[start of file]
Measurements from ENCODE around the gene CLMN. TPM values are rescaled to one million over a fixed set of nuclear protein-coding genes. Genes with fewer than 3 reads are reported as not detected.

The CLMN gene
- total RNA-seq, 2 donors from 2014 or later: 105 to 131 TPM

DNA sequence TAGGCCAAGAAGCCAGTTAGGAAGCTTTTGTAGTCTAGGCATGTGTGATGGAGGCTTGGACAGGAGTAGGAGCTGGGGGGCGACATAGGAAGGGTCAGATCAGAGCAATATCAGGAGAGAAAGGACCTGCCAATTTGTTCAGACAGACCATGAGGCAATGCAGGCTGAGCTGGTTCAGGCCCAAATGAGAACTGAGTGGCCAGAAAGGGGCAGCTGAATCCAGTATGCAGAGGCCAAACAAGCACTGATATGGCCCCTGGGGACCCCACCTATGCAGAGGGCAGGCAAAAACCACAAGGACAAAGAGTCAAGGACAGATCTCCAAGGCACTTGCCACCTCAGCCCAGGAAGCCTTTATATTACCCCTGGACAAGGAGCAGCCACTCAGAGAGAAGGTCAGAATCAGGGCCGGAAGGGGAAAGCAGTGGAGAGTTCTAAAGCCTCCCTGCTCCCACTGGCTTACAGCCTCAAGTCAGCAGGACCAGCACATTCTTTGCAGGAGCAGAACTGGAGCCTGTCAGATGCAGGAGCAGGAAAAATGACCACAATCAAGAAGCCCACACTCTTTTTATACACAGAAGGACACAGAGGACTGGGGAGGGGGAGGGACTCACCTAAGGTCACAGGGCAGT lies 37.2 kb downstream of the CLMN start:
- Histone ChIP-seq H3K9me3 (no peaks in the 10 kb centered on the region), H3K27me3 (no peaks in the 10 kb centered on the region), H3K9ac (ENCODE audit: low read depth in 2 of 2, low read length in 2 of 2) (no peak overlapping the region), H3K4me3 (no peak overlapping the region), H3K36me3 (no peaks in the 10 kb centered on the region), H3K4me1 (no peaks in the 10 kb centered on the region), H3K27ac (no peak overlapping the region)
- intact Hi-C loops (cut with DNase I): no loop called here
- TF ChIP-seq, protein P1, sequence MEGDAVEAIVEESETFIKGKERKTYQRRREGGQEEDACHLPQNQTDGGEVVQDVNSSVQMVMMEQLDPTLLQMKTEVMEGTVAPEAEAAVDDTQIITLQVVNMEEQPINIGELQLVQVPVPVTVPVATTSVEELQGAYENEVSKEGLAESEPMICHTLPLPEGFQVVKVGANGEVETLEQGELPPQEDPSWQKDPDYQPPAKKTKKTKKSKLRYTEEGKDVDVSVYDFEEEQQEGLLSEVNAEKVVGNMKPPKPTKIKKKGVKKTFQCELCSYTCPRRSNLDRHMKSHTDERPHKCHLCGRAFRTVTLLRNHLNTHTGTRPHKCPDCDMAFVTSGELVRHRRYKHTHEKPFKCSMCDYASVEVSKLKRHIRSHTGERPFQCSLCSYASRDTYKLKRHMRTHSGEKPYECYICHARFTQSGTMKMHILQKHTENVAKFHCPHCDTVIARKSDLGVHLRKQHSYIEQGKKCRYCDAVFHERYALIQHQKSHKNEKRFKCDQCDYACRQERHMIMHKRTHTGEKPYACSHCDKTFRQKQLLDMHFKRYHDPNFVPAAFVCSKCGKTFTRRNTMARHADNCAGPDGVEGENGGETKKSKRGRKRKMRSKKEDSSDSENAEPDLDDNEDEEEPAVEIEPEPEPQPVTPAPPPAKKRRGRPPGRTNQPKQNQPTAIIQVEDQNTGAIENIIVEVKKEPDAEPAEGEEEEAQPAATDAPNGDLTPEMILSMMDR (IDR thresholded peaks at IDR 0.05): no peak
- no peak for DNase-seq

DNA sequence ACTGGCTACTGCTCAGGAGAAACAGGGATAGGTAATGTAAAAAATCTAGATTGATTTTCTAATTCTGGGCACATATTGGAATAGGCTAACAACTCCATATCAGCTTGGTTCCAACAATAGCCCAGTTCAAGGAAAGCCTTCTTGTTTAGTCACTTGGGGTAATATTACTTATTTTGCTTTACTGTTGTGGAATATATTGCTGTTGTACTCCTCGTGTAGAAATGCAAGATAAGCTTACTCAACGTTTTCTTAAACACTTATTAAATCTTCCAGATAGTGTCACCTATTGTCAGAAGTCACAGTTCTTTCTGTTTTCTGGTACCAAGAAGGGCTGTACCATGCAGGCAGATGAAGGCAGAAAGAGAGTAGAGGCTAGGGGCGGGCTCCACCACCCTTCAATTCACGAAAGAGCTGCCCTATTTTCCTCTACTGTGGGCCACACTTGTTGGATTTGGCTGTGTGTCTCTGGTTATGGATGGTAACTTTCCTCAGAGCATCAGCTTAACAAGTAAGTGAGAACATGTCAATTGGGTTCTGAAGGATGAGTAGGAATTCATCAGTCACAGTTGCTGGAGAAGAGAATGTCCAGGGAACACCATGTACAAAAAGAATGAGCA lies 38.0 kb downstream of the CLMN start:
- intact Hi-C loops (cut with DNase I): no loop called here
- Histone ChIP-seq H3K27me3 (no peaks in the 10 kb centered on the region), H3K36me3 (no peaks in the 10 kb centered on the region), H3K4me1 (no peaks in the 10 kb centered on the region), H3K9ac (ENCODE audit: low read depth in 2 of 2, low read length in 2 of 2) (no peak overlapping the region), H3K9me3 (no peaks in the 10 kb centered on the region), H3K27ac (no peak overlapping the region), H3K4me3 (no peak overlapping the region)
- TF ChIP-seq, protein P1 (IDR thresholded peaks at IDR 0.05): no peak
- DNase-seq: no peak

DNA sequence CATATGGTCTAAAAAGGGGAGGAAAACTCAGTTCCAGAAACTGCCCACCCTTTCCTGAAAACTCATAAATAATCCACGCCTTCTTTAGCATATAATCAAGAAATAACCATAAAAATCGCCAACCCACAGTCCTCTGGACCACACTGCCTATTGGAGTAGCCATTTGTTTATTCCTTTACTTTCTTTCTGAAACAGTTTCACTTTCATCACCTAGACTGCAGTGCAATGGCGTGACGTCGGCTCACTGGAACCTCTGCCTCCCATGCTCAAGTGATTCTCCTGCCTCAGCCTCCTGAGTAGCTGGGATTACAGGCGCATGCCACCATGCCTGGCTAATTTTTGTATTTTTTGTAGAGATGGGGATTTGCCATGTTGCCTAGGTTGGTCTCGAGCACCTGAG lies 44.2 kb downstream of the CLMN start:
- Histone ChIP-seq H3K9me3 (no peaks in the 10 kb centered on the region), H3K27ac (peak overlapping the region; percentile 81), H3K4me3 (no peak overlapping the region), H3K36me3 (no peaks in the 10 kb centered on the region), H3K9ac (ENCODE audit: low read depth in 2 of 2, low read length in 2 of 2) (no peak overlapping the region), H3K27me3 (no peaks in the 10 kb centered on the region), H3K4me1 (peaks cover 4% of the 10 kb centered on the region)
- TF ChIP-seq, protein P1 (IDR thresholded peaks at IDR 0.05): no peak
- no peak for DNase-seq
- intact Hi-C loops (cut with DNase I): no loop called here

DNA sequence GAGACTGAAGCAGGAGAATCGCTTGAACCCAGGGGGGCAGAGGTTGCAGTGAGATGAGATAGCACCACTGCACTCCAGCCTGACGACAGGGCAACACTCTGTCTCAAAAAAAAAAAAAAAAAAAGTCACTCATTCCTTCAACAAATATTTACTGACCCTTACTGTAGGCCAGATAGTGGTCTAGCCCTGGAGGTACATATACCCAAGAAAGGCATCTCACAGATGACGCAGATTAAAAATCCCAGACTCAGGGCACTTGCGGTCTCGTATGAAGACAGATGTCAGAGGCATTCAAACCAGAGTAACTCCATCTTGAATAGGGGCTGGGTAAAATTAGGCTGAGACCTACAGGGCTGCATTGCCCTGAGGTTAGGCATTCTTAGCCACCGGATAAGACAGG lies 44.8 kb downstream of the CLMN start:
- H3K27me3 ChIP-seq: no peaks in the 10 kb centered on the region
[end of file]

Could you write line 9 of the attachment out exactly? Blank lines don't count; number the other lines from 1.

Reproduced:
DNA sequence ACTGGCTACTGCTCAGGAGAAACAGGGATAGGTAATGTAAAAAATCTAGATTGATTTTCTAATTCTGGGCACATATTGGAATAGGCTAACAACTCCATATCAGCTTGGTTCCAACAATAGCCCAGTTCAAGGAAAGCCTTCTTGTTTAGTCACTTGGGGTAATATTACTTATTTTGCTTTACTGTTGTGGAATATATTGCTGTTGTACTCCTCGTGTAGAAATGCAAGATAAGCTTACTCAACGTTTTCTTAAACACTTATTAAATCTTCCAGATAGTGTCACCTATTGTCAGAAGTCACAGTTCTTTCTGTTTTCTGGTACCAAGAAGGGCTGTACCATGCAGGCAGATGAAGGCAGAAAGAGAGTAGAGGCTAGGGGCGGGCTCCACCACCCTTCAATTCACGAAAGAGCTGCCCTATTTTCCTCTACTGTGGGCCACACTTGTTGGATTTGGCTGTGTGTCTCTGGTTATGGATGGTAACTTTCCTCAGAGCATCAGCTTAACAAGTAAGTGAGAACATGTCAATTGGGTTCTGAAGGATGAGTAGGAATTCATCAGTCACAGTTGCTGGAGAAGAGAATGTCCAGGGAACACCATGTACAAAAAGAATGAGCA lies 38.0 kb downstream of the CLMN start: